I have written near to ten songs, some of what I am still editing, as well as four stories that are taking body with the pass of the time, and I have different sort of dress and jewel design that I hope some day I would be able to create for real.
      Great to know a lot of these kind of amazing stories about creativity, work passion and multipotentialites! I hope to you all guys and girls the best!

  7. It’s all about family for me and lately I’ve begun playing between writing, coaching and Irish genealogy. I love getting out of the box/labels!

  8. Loved this post–I just went through something very similar with music over the past few years. Music was ONE way I could relate to the world, not THE way, and it took my self identity some time to adjust to that.

    On the other hand, I think the specifics are what give us a handle to work with those larger facets of our personality. Didn’t somebody say, “enlightenment is just taking one thing t through to the very end?”

    • Emilie says:

      I agree, David. The specific are necessary, it’s just that there can be more than one of them and they shouldn’t be mistaken for the end goal. Thanks for your comment.

  9. Joanna Moore says:

    I’m definitely getting SO much better at identifying the whys behind the things I like doing, so much so that, earlier today I was working through The Declaration of You (which I have thanks to you, Emilie!) and, instead of writing down what I love (e.g. working on and researching new projects), I wrote down my favourite elements of the things I love (e.g. planning and dreaming). I accidentally skipped step one and went straight to step two.

    (Appologies for that whopper of a sentence. Lesson still not learnt from my post on Puttylike!)

    I agree with Vincent that this kind of idea is getting more and more popular. I’ve listened to a bit of Danielle LaPorte’s Desire Map, and it makes so much more sense to me to work out how I want to feel rather than what I want to do. I definitely think this approach is the way forward. It makes so much more sense.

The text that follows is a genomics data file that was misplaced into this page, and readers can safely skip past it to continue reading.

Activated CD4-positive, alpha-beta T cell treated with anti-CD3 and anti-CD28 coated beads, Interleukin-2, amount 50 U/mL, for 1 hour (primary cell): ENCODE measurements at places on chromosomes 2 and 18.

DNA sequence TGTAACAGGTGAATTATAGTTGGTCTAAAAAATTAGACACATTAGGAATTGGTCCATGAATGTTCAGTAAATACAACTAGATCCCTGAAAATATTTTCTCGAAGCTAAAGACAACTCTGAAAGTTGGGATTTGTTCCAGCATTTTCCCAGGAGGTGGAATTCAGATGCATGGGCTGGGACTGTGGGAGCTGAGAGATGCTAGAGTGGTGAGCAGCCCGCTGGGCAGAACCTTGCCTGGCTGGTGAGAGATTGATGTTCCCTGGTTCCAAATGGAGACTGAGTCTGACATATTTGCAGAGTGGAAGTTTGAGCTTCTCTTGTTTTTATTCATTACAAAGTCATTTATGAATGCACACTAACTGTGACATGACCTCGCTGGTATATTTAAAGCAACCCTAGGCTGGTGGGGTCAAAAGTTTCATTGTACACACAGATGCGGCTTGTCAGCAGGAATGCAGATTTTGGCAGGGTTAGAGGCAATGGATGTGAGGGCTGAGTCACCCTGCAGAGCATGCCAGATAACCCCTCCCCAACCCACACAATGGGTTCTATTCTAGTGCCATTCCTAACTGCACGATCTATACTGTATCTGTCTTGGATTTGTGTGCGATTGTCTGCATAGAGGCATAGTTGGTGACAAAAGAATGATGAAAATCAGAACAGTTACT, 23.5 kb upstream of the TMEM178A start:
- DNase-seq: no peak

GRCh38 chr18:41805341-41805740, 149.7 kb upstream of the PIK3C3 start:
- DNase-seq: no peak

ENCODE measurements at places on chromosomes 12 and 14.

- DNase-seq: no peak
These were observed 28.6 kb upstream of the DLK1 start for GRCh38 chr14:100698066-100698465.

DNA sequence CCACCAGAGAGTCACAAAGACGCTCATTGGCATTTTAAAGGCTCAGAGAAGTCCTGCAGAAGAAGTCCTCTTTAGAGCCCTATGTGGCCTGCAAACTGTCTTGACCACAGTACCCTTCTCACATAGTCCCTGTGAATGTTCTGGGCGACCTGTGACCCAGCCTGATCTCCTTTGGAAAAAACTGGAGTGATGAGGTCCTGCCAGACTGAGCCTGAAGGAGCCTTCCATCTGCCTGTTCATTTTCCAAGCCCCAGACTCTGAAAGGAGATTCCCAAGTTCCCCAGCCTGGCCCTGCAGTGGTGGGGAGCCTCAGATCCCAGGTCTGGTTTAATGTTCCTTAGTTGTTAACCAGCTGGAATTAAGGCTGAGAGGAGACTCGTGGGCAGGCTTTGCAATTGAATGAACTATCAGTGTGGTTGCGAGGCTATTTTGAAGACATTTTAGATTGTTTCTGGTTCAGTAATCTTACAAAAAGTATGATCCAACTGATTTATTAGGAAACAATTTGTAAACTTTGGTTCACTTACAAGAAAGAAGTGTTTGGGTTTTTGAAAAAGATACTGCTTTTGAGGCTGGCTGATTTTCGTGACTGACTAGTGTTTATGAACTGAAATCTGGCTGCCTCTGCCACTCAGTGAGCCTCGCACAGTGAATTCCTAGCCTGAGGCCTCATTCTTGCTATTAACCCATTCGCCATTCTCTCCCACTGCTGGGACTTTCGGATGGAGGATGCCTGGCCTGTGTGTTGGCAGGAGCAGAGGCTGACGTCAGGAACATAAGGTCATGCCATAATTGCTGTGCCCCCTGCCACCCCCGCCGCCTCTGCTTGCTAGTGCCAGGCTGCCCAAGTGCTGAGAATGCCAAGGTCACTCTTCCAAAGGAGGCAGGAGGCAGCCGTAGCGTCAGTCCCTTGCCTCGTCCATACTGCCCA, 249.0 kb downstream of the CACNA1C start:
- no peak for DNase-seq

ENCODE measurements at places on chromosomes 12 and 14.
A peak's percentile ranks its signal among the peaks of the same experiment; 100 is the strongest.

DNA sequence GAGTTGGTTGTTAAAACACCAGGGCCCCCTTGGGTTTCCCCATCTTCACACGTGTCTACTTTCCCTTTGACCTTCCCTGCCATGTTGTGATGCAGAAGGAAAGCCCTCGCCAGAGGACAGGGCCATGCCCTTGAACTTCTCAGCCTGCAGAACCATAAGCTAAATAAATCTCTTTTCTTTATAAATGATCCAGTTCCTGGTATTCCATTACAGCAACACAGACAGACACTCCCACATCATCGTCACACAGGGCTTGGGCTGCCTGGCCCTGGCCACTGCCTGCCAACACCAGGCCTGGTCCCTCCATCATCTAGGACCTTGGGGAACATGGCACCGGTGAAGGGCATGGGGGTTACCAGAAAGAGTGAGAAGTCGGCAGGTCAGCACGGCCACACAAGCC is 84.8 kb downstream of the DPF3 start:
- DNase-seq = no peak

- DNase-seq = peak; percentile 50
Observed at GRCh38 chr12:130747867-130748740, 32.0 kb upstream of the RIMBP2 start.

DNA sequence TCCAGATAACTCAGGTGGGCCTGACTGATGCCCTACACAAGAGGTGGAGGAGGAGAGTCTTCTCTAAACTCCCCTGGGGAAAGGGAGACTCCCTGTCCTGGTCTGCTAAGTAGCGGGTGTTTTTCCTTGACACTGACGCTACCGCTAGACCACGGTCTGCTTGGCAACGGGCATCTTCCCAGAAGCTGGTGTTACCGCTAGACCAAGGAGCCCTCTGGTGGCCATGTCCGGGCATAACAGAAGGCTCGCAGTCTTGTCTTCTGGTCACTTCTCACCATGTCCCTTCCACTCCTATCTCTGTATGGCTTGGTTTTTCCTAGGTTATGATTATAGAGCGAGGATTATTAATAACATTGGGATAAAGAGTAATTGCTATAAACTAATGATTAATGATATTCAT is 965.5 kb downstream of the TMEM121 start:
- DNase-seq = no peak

• Emilie says:

      Ou awesome! So glad you’re enjoying the Declaration of You. It’s getting published in print in a few months, and Michelle showed me an advance copy on Skype last week. Looks so beautiful.

      But yes, such a good approach!

  10. Leah Hynes says:

    Wow Emilie! This is just what I needed to hear at this juncture in my life. I seem to create attachments to things, places, people, job descriptions etc all in pursuit of happiness. But forgetting to ask what is the essence behind these attachments. What ‘sort of’ life do I want. Thank you for opening my mind to a new perspective and for inviting me to cast away the containers we try to make ourselves fit in to.

    Thank you,
    Leah xo

  11. Elizabeth says:

    I so needed to read this and it felt like you were speaking TO ME…for I am a ‘painter’ wondering what in the heck I should be doing NOW? Now I’m thinking more broadly, not sure where it will take me but I know I need to spend my days creating art.Not just ‘art on people’s walls’.

  12. Emilie, I loved this. As a 20-something I struggle all the time with “What do I want to do” “What am I passionate about.” Your new perspective on focusing on the destination vs the exact path is refreshing and something I’ll start thinking a lot more about! Thanks 🙂

  13. Great insights from the post. Thanks!

    This is one of the key ideas to creating a new life-work relationship.

    Happiness is related to discovering our talents and using them to live, work and help others.

  14. Saul says:

    Great piece! This is one of the best posts of yours that I’ve read. It really gets at the deeper emotional implications of lifestyle design, and as someone who’s moved from city to city to find my place, I can very much relate.

  15. I dated for years unable to meet the right girl. Then I met CJ. But was she the one? We dated several months when I came across a piece of paper I had written during a course years before. It was the “ideal woman” for me. There were ten line items: smart, pretty, fun, creative, kind… even blonde. CJ nailed 9 out of 10. That’s pretty darned good in my book! (I think #10 was “let’s me do whatever I want, whenever I want, however I want.” Hey, it was a stretch goal!)